“Tāne Rore is the son of the Sun god, Tama Nui Te Rā, and Hine Raumati, goddess of summer.
The rising of the heat waves, the trembling air as seen on a hot day, and the shimmering of Tama Nui Te Rā reflecting from Papatūānuku (Mother Earth) is the dance of Tāne Rore, the deity of Haka.
“Mai i ngā atua, heke iho ki a tātou tīpuna.”
From the gods, to our ancestors.
“Stories from my ancestors” retells a history of the first people to perform the Haka; a story about a group of wāhine toa (female leaders) and two chiefs, Tinirau and Kae.
A group of women led by Hineteiwaiwa, wife of Tinirau, embarked on a journey to capture Kae. They did not know what he looked like, but knew of his sharp teeth. Therefore, in order to capture him they had to find a way for Kae to show his teeth. The dance of Tāne Rōre was used by Hineteiwaiwa and her group to entertain the village of Kae, so that he may be entertained and bare his teeth.
Since the first Haka was performed, it has been adopted and adapted over time by many tribes throughout Aotearoa. It’s a major part our country and history because of how much it has grown over the years, and how it enables us to express ourselves when words are not enough.
Over the years, Haka was made popular by the All Blacks, through their first performance of the Haka “Ka Mate” in 1888, to the recently composed “Kapa o Pango”. Since then it has become a global phenomenon because of its uniqueness.
Growing up in Aotearoa meant that in most homes, watching the All Blacks play a match against overseas competition was a cultural norm for us. Before every game there would be a Haka performed by the All Blacks, and the Haka “Ka Mate” is one of their most iconic throughout the years.
Behind every Haka is a history that dates back to our ancestors. The most well-known origin story in relation to the composition of “Ka Mate” is of Te Rauparaha and the kumara pit.
Te Rauparaha was a chief of the tribe known as Ngāti Toa, and while people celebrate what he achieved for his iwi, there were tribes that suffered and lost a lot of their own people from the blood that was spilt. In particular, the battle between Ngāti Toa and the local iwi of Canterbury, Ngāi Tahu.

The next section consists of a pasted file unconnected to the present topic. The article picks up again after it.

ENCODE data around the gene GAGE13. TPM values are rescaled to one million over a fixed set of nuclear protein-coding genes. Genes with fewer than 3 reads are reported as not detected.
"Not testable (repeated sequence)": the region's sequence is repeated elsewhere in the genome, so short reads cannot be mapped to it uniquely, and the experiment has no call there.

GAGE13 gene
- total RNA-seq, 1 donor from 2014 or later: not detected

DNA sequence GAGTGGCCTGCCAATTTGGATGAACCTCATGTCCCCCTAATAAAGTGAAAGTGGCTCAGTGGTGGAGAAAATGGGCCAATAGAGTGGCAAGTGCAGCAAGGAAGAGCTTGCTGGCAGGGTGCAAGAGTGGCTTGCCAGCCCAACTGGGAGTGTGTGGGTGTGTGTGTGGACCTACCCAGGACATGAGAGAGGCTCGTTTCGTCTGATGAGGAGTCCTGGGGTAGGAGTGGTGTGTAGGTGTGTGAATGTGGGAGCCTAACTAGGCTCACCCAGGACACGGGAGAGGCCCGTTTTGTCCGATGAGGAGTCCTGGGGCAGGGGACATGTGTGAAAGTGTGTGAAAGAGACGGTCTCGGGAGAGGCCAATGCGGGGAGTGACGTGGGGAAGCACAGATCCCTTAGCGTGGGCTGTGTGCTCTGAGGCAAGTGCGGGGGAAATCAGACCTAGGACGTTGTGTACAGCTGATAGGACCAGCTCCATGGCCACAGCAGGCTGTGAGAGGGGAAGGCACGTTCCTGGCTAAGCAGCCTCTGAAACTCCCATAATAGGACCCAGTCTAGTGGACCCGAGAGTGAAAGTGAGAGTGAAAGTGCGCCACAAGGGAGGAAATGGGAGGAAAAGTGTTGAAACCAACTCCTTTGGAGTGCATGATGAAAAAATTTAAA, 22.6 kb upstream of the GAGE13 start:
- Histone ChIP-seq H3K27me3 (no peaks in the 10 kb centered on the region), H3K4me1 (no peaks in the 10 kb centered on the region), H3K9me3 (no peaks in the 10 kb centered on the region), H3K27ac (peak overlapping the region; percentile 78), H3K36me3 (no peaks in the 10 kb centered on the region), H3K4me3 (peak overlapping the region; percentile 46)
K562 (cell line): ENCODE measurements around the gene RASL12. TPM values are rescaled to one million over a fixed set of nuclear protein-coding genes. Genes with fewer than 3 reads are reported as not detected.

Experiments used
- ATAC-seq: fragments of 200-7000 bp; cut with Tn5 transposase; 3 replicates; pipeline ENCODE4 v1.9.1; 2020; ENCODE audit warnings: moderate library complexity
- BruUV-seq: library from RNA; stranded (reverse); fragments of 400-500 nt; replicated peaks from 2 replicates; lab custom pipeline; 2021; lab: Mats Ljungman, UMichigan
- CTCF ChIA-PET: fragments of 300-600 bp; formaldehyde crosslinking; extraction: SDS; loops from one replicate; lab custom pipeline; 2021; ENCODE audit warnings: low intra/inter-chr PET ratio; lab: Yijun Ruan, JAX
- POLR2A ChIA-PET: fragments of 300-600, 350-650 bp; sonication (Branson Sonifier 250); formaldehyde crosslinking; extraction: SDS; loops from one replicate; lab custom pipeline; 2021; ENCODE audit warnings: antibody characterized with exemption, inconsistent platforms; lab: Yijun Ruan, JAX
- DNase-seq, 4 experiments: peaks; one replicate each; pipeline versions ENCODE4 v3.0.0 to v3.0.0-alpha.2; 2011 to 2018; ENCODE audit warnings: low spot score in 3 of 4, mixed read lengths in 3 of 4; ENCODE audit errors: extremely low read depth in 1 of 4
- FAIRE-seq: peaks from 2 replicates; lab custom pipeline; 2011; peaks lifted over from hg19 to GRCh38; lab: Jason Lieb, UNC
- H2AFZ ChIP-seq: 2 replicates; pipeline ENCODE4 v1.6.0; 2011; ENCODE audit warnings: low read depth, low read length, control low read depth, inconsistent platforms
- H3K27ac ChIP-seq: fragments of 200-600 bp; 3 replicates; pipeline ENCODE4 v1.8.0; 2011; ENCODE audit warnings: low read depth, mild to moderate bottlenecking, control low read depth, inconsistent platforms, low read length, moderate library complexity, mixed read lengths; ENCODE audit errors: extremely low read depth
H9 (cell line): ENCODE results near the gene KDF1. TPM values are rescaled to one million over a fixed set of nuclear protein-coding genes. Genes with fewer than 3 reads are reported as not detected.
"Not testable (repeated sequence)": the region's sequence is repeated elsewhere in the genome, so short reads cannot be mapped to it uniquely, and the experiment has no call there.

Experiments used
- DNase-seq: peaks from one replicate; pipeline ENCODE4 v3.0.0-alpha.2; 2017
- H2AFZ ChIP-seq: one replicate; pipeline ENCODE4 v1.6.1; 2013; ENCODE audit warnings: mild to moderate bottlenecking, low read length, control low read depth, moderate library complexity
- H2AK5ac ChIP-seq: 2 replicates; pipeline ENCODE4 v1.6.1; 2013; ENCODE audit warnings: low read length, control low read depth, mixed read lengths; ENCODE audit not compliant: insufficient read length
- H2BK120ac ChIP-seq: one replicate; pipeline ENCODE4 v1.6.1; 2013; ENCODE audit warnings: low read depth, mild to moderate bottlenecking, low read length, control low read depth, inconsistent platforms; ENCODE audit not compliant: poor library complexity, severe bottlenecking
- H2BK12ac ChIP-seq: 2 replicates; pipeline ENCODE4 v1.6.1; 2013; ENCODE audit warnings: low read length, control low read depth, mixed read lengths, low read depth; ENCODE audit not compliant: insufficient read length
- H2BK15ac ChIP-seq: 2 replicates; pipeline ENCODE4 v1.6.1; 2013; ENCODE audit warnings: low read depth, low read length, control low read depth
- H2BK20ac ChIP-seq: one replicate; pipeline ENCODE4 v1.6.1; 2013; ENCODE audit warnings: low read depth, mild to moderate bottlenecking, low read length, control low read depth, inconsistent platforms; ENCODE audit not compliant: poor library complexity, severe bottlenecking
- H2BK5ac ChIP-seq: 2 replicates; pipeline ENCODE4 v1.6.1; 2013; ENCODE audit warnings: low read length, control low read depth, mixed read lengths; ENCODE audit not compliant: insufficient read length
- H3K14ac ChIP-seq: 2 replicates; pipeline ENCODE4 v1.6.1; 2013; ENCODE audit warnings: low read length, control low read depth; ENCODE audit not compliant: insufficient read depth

Because of the loss of so many Ngāi Tahu chiefs and tribe members as a result of their battle with Ngāti Toa, the Haka “Ka Mate” brings forth memories of the past that Ngāi Tahu descendants may never forget. Therefore, the Haka “Ka Mate” should not be performed in Canterbury as it disrespects the mana of Ngāi Tahu and his descendants.
Understanding what and where a Haka comes from is important, because it may cause offense to an iwi you perform it to.
There are two definitions of the Haka. The first comes from the name itself, Hā and Kā.
Hā – ‘The breath of life’ that we share between each other is represented in the words and different noises made throughout Haka.
Kā – Being to ignite, and the energy that is shown through the actions, the facial expressions we use, and also the “wiri” which represents Tāne Rore.
The second comes from He Pātaka Kupu: Haka is expressing an individual or groups’ thought on a topic through hand movements, the widening of the eyes, the extension of the tongue, and the stomping of the feet, to embody the words that are spoken.
However, there is a third meaning that comes from an outsider point of view. To many, the term “war dance” is the best way to describe what the Haka is in two words, because of how it is performed.
The Haka has been used in the past by war parties to intimidate, to scare away opponents, and also to challenge one another.
While Haka can be called a “war dance”, this term narrows down this tāonga to something that is less than what it really is.
Haka is a celebration of culture and of people.
It is expressing oneself in a way where actions and facial expressions give deeper meaning to the words that are spoken.
Haka is a tāonga unique to Aotearoa and its people.
It is a tāonga that I hope will remain for Aotearoa’s future generations.